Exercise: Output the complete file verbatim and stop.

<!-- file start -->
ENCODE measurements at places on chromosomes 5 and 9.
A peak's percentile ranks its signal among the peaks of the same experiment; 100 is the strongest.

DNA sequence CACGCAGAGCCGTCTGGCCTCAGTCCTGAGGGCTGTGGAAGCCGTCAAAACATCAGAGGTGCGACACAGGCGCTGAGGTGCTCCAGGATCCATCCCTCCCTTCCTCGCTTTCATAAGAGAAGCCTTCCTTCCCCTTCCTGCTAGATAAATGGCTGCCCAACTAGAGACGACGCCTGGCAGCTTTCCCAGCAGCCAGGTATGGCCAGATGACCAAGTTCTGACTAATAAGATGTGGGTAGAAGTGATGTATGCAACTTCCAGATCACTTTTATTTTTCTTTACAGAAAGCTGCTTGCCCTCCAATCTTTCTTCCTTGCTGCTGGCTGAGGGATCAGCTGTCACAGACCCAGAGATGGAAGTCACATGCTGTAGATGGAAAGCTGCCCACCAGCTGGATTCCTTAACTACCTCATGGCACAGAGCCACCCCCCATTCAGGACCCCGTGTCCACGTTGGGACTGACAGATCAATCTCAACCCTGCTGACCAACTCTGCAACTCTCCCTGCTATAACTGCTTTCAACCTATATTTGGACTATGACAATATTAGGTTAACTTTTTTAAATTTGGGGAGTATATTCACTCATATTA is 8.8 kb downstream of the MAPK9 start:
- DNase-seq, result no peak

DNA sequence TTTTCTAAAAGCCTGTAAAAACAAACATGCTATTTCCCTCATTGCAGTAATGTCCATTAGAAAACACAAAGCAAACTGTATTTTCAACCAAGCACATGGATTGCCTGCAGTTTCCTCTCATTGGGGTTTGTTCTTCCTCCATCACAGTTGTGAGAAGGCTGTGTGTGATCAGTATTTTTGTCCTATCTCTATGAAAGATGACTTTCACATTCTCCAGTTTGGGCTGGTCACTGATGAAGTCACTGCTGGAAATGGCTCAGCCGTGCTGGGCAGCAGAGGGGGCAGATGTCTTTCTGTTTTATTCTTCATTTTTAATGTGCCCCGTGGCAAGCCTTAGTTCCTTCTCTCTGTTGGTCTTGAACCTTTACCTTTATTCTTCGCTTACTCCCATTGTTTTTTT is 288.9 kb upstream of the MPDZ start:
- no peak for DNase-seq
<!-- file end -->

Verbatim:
ENCODE measurements at places on chromosomes 5 and 9.
A peak's percentile ranks its signal among the peaks of the same experiment; 100 is the strongest.

DNA sequence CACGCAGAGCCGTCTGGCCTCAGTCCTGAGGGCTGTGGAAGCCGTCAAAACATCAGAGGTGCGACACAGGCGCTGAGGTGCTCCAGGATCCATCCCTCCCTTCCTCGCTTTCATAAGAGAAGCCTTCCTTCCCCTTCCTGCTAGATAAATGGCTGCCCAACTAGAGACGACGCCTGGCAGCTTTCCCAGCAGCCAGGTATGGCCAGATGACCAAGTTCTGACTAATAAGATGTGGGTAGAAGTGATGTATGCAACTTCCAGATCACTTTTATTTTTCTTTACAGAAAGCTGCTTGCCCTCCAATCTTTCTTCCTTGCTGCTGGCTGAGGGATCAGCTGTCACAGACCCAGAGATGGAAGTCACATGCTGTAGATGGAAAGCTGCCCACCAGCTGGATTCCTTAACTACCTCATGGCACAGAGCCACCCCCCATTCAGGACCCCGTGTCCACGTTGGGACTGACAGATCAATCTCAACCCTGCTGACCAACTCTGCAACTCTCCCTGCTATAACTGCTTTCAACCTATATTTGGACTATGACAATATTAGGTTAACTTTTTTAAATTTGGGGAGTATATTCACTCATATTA is 8.8 kb downstream of the MAPK9 start:
- DNase-seq, result no peak

DNA sequence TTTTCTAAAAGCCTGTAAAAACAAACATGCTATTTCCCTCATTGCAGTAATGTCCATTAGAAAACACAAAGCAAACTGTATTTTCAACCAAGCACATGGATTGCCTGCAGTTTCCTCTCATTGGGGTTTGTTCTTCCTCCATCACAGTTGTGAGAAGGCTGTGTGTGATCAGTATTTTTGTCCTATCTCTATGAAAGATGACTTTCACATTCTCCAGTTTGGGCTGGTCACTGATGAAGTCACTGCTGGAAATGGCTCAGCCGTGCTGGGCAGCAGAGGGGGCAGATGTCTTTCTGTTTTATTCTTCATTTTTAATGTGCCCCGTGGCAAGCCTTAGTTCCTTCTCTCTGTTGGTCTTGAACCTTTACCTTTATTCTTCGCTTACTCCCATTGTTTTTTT is 288.9 kb upstream of the MPDZ start:
- no peak for DNase-seq